Hong Kong and Australia tie up bilateral trade and services agreement, offering respite from global trade war
- Deal concluded at the Apec Ministerial Meeting in Papua New Guinea is the fifth closed by the current Hong Kong government
- Hong Kong products will be guaranteed zero tariffs in Australian market
Hong Kong and Australia reached a deal at a regional summit on Thursday to allow bilateral free trade and services at a time when global economies are under the shadow of a trade war.
The pair concluded 18 months of negotiations over a free-trade agreement and an investment agreement, which will cover trade in goods, trade in services, investment and other related areas and boost mutual trade and services flow.
It is Hong Kong’s ninth free-trade agreement.
“This document with Australia is important because the service industries in both Australia and Hong Kong are highly complementary,” Secretary for Commerce and Economic Development Edward Yau Tang-wah said on the sidelines of the 30th Asia-Pacific Economic Cooperation (Apec) Ministerial Meeting in Port Moresby, Papua New Guinea.
He said the free-trade agreement sent “a positive message” to the world in the face of the raging US-China trade war and rising protectionism.
Yau signed a declaration of intent to conclude the deal with Australian Trade Minister Simon Birmingham. Hong Kong and Australia will proceed to the administrative process to finalise and sign the agreements in the first half of next year.
“Hong Kong has set clear objectives in launching the negotiations – to achieve zero tariffs for Hong Kong products in the Australian market and to secure Australia’s best commitments for Hong Kong services,” Yau said.
“Our objectives have been largely met with the successful conclusion today of the negotiation of the very comprehensive free-trade agreements and investment agreement, thereby bringing our bilateral trade and investment relationship with Australia to new heights.”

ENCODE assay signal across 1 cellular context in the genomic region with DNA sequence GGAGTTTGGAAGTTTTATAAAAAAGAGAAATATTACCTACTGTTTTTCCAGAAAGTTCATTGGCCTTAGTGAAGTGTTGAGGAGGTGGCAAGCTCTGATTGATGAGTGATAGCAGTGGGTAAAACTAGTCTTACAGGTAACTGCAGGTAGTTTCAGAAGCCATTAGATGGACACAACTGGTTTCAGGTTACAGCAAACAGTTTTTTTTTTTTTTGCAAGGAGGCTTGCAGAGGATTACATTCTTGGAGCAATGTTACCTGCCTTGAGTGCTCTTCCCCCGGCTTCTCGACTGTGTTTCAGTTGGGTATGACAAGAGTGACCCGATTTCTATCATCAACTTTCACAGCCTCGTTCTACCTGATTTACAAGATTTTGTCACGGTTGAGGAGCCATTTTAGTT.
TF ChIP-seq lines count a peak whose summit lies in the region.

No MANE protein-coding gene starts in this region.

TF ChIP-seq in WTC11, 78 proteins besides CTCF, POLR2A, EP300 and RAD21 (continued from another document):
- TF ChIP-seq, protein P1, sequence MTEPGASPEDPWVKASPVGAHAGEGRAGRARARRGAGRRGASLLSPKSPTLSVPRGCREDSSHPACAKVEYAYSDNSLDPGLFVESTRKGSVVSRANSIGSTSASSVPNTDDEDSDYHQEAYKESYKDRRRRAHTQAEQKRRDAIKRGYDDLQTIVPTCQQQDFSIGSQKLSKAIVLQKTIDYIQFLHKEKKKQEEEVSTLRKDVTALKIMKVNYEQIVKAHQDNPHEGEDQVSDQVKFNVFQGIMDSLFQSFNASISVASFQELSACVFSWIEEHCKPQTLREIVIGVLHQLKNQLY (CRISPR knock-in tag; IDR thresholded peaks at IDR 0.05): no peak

Hong Kong has been caught in the crossfire of the US-China trade war, which has been raging since the summer. The city, which has almost half of its US exports from China affected by punitive tariffs, is in urgent need for a way out.
Jimmy Kwok Chun-wah, chairman of one of the city’s largest business chambers, the Federation of Hong Kong Industries, welcomed the agreement.
“We also welcome more trade deals with our core markets, such as Indonesia and the European Union,” he said. “The more free-trade agreements, the more allies and the fewer barriers to trade.”
The Australian trade pact is the fifth signed by the current Hong Kong administration, following those with Georgia, the Maldives, Macau and Asean, or the 10-member Association of Southeast Asian Nations, in the past year.
Last year Australia was Hong Kong’s 19th largest trading partner in merchandise trade, valued at HK$54.2 billion (US$6.9 billion), and the city’s seventh largest trading partner in services trade in 2016, valued at HK$41.7 billion.
In 2016, Australia ranked sixth among Hong Kong’s destinations for outward direct investments and 19th among Hong Kong’s sources for inward direct investment.
In meeting ministers at Apec, Yau urged them to redouble efforts in containing the effects of the trade war through constructive dialogue.
“Hong Kong’s greater worry is for an inflicted wound of a systemic nature, seeing the proliferation of unilateral tariff increases and individual members tackling disputes outside the WTO mechanism,” he said and hinted at the tit-for-tat tariffs the US and China imposed on each other.
Yau said the trade war not only hurt the rival parties, but also imposed a heavy toll on world trade and economic development.
“Given the complexity of global supply chains, trade barriers – be they tariff or non-tariff – will result in a higher cost of business that would be borne not just by the producers or exporting party, but equally, if not more significantly, by the importing and consumer end,” he said.
“With the likely escalation of trade frictions, the uncertainties in the external environment have increased significantly.
“This could weigh on global economic sentiment as well as trade and investment growth, and the collateral damage will be borne by most, if not all, members of our global trading communities.”
Kinling Lo is reporting from Papua New Guinea